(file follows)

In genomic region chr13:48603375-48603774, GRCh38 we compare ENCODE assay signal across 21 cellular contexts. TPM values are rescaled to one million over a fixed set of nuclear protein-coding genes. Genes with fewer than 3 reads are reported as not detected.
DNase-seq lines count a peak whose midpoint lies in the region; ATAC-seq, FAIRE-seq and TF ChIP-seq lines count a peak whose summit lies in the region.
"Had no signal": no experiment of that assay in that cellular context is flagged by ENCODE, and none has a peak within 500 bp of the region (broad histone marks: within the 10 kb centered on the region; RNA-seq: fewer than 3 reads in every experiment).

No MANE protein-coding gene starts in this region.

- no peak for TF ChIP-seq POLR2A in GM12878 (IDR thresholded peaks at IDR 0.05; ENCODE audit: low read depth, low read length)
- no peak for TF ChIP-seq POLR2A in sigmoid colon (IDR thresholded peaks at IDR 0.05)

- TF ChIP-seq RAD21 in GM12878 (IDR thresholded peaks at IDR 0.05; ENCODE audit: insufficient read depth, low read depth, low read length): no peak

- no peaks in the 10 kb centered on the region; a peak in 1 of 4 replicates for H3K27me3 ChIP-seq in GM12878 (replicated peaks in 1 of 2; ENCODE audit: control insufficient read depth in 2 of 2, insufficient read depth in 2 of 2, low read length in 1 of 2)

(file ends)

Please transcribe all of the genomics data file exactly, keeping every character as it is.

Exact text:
In genomic region chr13:48603375-48603774, GRCh38 we compare ENCODE assay signal across 21 cellular contexts. TPM values are rescaled to one million over a fixed set of nuclear protein-coding genes. Genes with fewer than 3 reads are reported as not detected.
DNase-seq lines count a peak whose midpoint lies in the region; ATAC-seq, FAIRE-seq and TF ChIP-seq lines count a peak whose summit lies in the region.
"Had no signal": no experiment of that assay in that cellular context is flagged by ENCODE, and none has a peak within 500 bp of the region (broad histone marks: within the 10 kb centered on the region; RNA-seq: fewer than 3 reads in every experiment).

No MANE protein-coding gene starts in this region.

- no peak for TF ChIP-seq POLR2A in GM12878 (IDR thresholded peaks at IDR 0.05; ENCODE audit: low read depth, low read length)
- no peak for TF ChIP-seq POLR2A in sigmoid colon (IDR thresholded peaks at IDR 0.05)

- TF ChIP-seq RAD21 in GM12878 (IDR thresholded peaks at IDR 0.05; ENCODE audit: insufficient read depth, low read depth, low read length): no peak

- no peaks in the 10 kb centered on the region; a peak in 1 of 4 replicates for H3K27me3 ChIP-seq in GM12878 (replicated peaks in 1 of 2; ENCODE audit: control insufficient read depth in 2 of 2, insufficient read depth in 2 of 2, low read length in 1 of 2)